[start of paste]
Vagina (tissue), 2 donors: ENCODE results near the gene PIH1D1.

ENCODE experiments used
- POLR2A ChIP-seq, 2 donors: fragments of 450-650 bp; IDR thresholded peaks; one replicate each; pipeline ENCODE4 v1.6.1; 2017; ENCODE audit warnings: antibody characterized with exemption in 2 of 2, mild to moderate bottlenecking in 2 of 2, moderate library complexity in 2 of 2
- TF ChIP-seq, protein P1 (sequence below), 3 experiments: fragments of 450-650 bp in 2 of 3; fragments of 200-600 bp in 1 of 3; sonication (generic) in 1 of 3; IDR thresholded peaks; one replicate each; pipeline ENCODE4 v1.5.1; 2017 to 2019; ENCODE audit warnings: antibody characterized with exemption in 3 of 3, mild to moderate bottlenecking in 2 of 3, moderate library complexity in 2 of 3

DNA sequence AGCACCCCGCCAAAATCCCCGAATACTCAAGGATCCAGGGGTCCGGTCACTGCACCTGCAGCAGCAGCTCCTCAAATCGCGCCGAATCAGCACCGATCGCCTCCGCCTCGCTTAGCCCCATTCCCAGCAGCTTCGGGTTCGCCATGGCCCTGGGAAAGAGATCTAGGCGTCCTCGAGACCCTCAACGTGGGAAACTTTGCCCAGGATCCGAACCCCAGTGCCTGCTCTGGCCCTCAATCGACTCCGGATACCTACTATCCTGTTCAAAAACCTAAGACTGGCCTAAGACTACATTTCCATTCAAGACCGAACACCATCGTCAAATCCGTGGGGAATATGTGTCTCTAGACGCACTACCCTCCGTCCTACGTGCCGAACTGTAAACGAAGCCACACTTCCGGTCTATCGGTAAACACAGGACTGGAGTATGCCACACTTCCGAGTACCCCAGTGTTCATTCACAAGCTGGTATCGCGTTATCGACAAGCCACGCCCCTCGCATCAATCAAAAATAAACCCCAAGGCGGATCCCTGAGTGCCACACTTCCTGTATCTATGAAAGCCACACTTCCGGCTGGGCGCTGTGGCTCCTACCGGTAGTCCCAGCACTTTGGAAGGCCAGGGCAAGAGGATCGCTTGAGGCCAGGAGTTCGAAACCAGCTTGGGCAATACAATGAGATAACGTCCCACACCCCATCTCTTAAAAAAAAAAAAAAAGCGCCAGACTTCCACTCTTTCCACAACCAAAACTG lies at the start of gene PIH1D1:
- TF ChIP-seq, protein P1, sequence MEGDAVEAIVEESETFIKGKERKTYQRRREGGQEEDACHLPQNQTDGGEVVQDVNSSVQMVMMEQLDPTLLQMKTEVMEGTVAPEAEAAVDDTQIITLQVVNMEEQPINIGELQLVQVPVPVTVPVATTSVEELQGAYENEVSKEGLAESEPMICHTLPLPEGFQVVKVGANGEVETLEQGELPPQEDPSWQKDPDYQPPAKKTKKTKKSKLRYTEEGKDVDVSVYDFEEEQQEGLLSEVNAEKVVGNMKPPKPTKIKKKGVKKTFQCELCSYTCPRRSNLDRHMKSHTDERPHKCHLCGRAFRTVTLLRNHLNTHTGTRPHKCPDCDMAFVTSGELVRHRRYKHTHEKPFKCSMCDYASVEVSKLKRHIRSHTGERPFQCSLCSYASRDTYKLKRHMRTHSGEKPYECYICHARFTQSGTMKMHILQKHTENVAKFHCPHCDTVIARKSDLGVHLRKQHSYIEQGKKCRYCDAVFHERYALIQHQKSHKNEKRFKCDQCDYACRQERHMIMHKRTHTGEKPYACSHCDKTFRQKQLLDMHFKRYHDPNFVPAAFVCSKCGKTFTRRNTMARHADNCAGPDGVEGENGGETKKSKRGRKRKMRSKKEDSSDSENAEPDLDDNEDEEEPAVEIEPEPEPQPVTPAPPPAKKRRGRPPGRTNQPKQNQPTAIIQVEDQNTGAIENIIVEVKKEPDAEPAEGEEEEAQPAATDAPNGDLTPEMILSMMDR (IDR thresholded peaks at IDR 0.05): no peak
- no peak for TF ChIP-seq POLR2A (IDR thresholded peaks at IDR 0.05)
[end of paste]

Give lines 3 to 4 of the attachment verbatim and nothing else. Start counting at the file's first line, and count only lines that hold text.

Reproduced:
- POLR2A ChIP-seq, 2 donors: fragments of 450-650 bp; IDR thresholded peaks; one replicate each; pipeline ENCODE4 v1.6.1; 2017; ENCODE audit warnings: antibody characterized with exemption in 2 of 2, mild to moderate bottlenecking in 2 of 2, moderate library complexity in 2 of 2
- TF ChIP-seq, protein P1 (sequence below), 3 experiments: fragments of 450-650 bp in 2 of 3; fragments of 200-600 bp in 1 of 3; sonication (generic) in 1 of 3; IDR thresholded peaks; one replicate each; pipeline ENCODE4 v1.5.1; 2017 to 2019; ENCODE audit warnings: antibody characterized with exemption in 3 of 3, mild to moderate bottlenecking in 2 of 3, moderate library complexity in 2 of 3